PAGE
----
In Mr. Filmer’s death coursing in this district has lost a keen devotee and supporter. For about half-a-century he had been one of the most prominent coursing men in North-east Kent. No coursing meet in Sheppy was complete without him, and in December 1881, he won a silver cup that was given by the late Mr. Charles Burley, as an encouragement to the sport, at a coursing meeting held at Wall End, near Queenborough. One of Mr. Filmer’s daughters was born on the day the cup was won, and the trophy came to her as her birthright. Of the deceased’s contemporaries in the old Sheppy coursing days there is now only one survivor, viz., Mr. T. Henham, of Sittingbourne. Mr. Filmer was also a staunch support of the Tickham Foxhounds. He never missed a point-to-point race meeting, and when a younger man frequently rode to hounds.
Mr Filmer was an expert judge of cattle, and he had frequently acted as judge at fat stock shows at Sittingbourne and Eastchurch.
The deceased gentleman never took any part in public life; but he had been a churchwarden of Lynsted Church for 17 years, retiring from that office, owing to failing health, last Easter.
He married a daughter of the late Mr. William David Vallance, of Bogle, Lynsted, and Mr. and Mrs. Filmer had been married 52 years. He leaves a widow and four sons and four daughters, three children having died. The sons are Messrs. Albert Edward, Percy William, Frank Blackman, and John Herbert Filmer; the youngest son is serving in the Army Veterinary Corps at Salonica. The daughters are Mrs. Whitebread (Rochester), Mrs. J. R. Millen (Sittingbourne), Mrs L. Wildish (Molesey) and Miss Edith Filmer.
The funeral took place on Thursday afternoon, the interment being at Lynsted. Shutters were put up and blinds drawn at shops and houses throughout the village, as a mark of respect to the memory of the deceased.
The Burial Service was conducted by the Rev. T. J. Sewell, vicar of the parish, and the remains of the deceased, which ere encased in a coffin of polished oak with brass furniture were lowered into a stained grave, the sides of which were lined with flowers, where a daughter of the deceased’s lies buried.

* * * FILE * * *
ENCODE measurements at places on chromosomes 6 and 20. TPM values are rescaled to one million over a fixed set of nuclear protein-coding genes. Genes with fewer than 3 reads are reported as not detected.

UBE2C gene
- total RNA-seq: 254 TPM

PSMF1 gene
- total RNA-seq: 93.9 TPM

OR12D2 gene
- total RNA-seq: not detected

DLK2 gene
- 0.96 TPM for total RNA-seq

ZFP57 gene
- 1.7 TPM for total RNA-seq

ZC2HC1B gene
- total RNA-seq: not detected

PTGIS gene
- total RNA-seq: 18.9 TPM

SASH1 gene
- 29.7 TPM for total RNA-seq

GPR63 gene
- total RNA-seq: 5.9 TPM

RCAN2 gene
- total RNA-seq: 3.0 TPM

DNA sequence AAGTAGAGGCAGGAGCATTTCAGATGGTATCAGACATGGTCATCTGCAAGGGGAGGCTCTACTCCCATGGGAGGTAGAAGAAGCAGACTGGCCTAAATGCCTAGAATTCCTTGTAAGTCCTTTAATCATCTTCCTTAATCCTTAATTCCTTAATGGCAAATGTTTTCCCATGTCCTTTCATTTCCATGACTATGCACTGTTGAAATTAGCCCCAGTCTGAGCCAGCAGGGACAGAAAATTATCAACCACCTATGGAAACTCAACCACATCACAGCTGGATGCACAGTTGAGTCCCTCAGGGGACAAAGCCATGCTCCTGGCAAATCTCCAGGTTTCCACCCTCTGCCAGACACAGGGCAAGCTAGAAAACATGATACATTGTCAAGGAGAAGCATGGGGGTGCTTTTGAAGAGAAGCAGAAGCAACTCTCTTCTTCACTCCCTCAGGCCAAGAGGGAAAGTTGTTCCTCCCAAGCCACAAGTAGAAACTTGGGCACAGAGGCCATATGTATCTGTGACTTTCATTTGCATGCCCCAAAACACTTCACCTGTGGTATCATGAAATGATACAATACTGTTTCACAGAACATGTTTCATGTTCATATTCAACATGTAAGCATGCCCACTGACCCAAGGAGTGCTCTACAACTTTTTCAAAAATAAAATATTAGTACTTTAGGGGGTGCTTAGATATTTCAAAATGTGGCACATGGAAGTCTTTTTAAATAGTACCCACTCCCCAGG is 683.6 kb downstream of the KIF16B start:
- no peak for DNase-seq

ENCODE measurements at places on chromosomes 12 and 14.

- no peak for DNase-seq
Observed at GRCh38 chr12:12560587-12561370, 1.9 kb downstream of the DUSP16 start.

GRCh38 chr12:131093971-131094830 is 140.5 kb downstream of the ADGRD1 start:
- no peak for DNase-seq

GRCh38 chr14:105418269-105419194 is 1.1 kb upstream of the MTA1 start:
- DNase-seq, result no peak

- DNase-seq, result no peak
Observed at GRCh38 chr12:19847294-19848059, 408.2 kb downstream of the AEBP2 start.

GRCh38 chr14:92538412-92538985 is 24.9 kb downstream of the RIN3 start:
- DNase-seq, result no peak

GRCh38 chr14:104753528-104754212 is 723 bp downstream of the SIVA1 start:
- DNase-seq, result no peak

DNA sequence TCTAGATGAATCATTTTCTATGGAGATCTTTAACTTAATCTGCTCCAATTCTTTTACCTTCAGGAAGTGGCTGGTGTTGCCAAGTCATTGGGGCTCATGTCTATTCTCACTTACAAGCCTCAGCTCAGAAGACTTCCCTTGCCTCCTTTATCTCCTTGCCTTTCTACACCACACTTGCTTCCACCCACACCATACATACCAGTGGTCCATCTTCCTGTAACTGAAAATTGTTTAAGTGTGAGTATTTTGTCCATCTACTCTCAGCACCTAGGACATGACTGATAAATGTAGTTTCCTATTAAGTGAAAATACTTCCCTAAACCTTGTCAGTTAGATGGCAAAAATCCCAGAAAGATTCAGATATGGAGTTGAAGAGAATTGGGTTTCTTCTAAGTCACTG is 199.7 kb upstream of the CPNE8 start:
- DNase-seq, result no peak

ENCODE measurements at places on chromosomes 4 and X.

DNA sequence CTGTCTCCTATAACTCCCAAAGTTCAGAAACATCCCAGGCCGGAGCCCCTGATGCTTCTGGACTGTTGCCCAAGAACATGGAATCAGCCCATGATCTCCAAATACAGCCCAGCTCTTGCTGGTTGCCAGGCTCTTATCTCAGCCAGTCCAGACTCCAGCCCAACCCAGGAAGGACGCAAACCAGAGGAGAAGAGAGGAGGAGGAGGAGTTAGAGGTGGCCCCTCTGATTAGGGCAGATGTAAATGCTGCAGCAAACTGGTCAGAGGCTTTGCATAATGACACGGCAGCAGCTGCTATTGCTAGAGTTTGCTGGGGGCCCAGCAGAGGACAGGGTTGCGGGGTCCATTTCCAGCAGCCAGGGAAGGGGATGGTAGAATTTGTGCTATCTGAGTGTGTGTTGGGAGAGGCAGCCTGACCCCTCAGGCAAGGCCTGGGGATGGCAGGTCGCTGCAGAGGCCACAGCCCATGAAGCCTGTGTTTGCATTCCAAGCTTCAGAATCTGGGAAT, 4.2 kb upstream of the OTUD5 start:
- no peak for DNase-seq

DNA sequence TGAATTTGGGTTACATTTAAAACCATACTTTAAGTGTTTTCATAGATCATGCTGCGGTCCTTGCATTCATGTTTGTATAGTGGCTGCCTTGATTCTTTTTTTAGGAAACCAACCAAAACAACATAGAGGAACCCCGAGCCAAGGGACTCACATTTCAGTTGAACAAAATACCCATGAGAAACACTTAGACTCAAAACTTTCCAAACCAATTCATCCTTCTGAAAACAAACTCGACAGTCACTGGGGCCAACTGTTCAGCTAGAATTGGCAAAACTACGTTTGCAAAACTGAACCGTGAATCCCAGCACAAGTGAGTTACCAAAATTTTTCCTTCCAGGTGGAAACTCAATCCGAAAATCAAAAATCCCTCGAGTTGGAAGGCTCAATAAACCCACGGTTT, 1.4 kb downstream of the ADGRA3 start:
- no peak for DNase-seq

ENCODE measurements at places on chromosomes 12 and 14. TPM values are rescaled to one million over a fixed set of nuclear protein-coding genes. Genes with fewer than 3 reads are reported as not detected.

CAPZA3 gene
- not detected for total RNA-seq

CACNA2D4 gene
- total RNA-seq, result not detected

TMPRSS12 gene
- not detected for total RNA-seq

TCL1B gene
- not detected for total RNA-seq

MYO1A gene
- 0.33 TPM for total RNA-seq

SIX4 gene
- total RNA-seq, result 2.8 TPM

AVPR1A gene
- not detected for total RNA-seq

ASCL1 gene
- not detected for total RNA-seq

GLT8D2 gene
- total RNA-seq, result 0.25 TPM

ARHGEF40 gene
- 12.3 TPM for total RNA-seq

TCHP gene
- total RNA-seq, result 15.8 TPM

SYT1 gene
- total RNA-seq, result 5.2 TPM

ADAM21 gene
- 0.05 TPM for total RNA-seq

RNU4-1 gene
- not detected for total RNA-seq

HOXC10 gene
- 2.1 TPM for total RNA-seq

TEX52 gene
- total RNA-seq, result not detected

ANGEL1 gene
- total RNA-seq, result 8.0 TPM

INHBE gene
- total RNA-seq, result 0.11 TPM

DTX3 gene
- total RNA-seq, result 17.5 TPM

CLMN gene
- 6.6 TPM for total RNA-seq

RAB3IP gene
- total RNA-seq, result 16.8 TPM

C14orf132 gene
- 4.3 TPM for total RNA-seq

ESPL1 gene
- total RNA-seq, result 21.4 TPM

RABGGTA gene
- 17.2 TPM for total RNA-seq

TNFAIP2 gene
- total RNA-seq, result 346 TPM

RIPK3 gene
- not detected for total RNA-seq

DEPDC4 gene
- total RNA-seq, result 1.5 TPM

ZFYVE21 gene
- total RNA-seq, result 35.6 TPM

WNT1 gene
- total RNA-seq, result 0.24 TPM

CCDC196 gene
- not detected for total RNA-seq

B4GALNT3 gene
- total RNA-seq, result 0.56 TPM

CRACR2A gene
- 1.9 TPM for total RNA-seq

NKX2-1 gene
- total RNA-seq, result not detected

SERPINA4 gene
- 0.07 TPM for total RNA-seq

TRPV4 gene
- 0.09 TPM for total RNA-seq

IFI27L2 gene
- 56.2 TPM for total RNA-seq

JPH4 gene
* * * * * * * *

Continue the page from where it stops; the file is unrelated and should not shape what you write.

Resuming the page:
The chief mourners were Mr. A. E.. Filmer, Mr. P. W. Filmer, Mr. F. B. Filmer, Mr. and Mrs. E. Whitebread, Mr. and Mrs. J. R. Millen, Mr. and Mrs. Leslie Wildish, and Miss E. A. Filmer, members of the deceased’s family; Mr. W. Filmer (Queenborough) and Mr. E. Filmer (Maidstone), cousins; Mr. W. Price (London) nephew; Mr. Wix (Faversham); Dr. P. Selby; Nurse Llwellyn, Nurse Kidd, Mr. W. Roper Dixon, Mr. W. G. Kennet, Mr John Thomas, Mr. J. French, J.P., Mr. P. Millen (Sheerness), Mr. W. Lees, Mr. G. Spicer, Mr. W. G. Crippen, Mr. A. George, Mr. F. Dalton, Mr J Wildash, the employees at the shop and farm and others.
There were a large number of floral tributes of affection and esteem, some of them being extremely handsome. They came from the Widow (who sent a cross and wreath, the cross being buried with the coffin), Mr. and Mrs. A. E. Filmer (Rochester), Mr. and Mrs. P. Filmer (Tunbridge Wells), Mr. and Mrs. Whitebread, Mr. and Mrs. J. R. Millen, Mr. F. B. Filmer, Mr. and Mrs. L. Wildish, Mr. J (Jack) Filmer (Salonica), Miss Filmer and Captain Wheatley (Sussex Regt.); the grand children at Tunbridge Wells and the Sittingbourne grandchildren each sent a wreath, also did Kathleen Whitebread (another grandchild); and other beautiful mementoes came from Mrs. A. Millen (Sittingbourne), Miss Wheatley (Hampton Court), Mr. and Mrs. P Millen (Sheerness), Mr. F. Honeyball (Deal), Mrs. Jeffery and family (Tonbridge), Mr. and Mrs. W. Filmer (Queenborough), Mr. and Mrs. W. Price (Snaresbrook), Mr. A. Whitebread (Frindsbury), Mr. F. Whitebread (Rochester), Mr. and Mrs. Spicer and Mrs. Perrin (Lynsted), Mr. W. Heath (Rochester), Dr. and Mrs. Selby, the Rev. T. J. Sewell, Mr. and Mrs. J. Hinge (Beckenham), the employees of Mr. F. B. Filmer, the staff of Messrs. Millen Brothers, and Mr. and Mrs. Snashall (Bogle Farm).
The funeral arrangements were carried out by Messrs. S. and G. George, Greenstreet.